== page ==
In the same year and only a few months later, the situation was to change with the enactment of the Taiwan’s relations act. America recognized Taiwan as a sovereign state and could trade with her directly without any inference from China. (Nye, 2004). This was marked by the transfer of US diplomatic offices from Taiwan to the mainland so as new offices could be set up in Taiwan to show their position in this issue. Taiwan and the international community Taiwan realizes that given her economic situation and her military size, she stands no chance when pitted against China (Legro, 2005).

Therefore, the country has over time made efforts to strategically position herself in regards to the international community in order to seek favor and fair judgment and help in driving her point home over her independence. Unfortunately, the trend has been the exact opposite with the US first leading in example. After the US withdrew her diplomatic offices form Taiwan to mainland China about nearly thirty countries followed suit (http://www. cfr. org/publication. html? id=9223#2). This is because many countries are afraid of losing key important trade relations with China which has proved to be a massive source for cheap goods.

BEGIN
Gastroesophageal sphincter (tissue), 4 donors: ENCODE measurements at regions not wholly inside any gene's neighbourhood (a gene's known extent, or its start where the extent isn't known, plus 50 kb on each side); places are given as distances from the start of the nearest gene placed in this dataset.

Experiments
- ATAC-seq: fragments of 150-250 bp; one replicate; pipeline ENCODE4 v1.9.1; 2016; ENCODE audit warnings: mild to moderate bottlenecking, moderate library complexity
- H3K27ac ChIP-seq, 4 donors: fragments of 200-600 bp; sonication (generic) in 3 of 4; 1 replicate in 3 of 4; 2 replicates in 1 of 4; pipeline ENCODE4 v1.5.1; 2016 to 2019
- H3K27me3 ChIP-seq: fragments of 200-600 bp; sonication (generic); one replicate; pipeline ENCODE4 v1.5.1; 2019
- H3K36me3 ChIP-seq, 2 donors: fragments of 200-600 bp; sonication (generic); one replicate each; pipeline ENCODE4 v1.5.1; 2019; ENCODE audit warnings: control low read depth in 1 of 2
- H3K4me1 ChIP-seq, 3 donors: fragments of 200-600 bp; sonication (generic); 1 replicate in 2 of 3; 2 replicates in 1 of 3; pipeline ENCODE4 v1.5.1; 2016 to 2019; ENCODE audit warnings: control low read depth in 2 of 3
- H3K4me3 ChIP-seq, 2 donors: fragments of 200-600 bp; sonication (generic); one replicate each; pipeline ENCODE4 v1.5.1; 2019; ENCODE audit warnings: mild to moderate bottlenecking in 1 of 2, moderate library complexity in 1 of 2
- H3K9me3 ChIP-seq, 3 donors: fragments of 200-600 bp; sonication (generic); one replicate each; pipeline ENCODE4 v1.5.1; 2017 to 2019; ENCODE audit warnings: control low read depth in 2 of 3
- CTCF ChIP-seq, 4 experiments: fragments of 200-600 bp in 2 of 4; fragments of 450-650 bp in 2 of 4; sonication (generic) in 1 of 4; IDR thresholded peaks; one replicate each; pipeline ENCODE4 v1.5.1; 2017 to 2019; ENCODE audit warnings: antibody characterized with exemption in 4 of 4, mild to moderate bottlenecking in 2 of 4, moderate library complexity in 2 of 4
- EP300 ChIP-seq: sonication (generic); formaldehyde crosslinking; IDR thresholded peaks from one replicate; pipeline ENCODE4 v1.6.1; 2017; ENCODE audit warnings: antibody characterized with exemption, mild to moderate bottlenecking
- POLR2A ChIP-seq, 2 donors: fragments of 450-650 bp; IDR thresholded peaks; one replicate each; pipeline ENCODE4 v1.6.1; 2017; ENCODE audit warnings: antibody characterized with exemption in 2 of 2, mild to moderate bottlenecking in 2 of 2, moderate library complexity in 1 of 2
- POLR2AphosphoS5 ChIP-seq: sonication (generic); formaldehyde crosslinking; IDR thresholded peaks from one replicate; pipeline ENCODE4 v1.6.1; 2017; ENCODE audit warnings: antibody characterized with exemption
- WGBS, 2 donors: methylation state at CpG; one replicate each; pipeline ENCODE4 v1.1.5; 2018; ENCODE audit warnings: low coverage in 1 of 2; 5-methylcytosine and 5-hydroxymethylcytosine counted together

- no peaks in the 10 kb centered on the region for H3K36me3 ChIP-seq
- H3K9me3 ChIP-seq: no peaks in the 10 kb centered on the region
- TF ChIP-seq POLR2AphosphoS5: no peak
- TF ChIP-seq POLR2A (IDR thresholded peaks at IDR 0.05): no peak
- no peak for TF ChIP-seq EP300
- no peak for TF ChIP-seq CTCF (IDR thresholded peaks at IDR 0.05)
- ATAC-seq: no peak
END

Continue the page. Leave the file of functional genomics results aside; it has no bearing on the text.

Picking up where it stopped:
The Taiwanese government has also been keen on regaining her seat at the United Nations. The same way that she lost her diplomatic relations with other countries, is the same way that the country did lose this seat: to mainland China. In her attempt to enter the organization, Taiwan insists that her interests are representative of the Republic of China and not the Peoples Republic of China as the mainland is referred to. Unfortunately, the UN and Chin have insisted that Taiwan’s interests are well represented in the organization by the Peoples Republic of China.

This has created more resentment of the part of Taiwan towards China as the country views China as the source of all their problems (Zhao, 2008). The Independence Movement in Taiwan Despite the spirited move by native Taiwanese, there seems to be a drift towards reunification of the two going by the present day politics. While much of the country seems to be for the independence of Taiwan and much of the Chinese mainland for the reunification, political events in Taiwan are a bit confusing. The DPP party which calls for Taiwan’s independence lost this year’s elections and KMT candidate Ma Ying-Jeaou won the elections.

It would therefore seem that the drive to Taiwan’s complete autonomy has suffered another blow. The previous President Chen was very vocal about Taiwan’s independence. He insisted that it’s the Taiwan people to deicide whether to join the mainland China or not to (Nye, 2004). China has strongly opposed this with harsh comments such as “Taiwan choosing independence is tantamount to choosing war. ” As reported in the Washington Post. Dumbaugh, (2008) says of the current polices that exist between China and the US are heavily reliant on fighting a common enemy over time.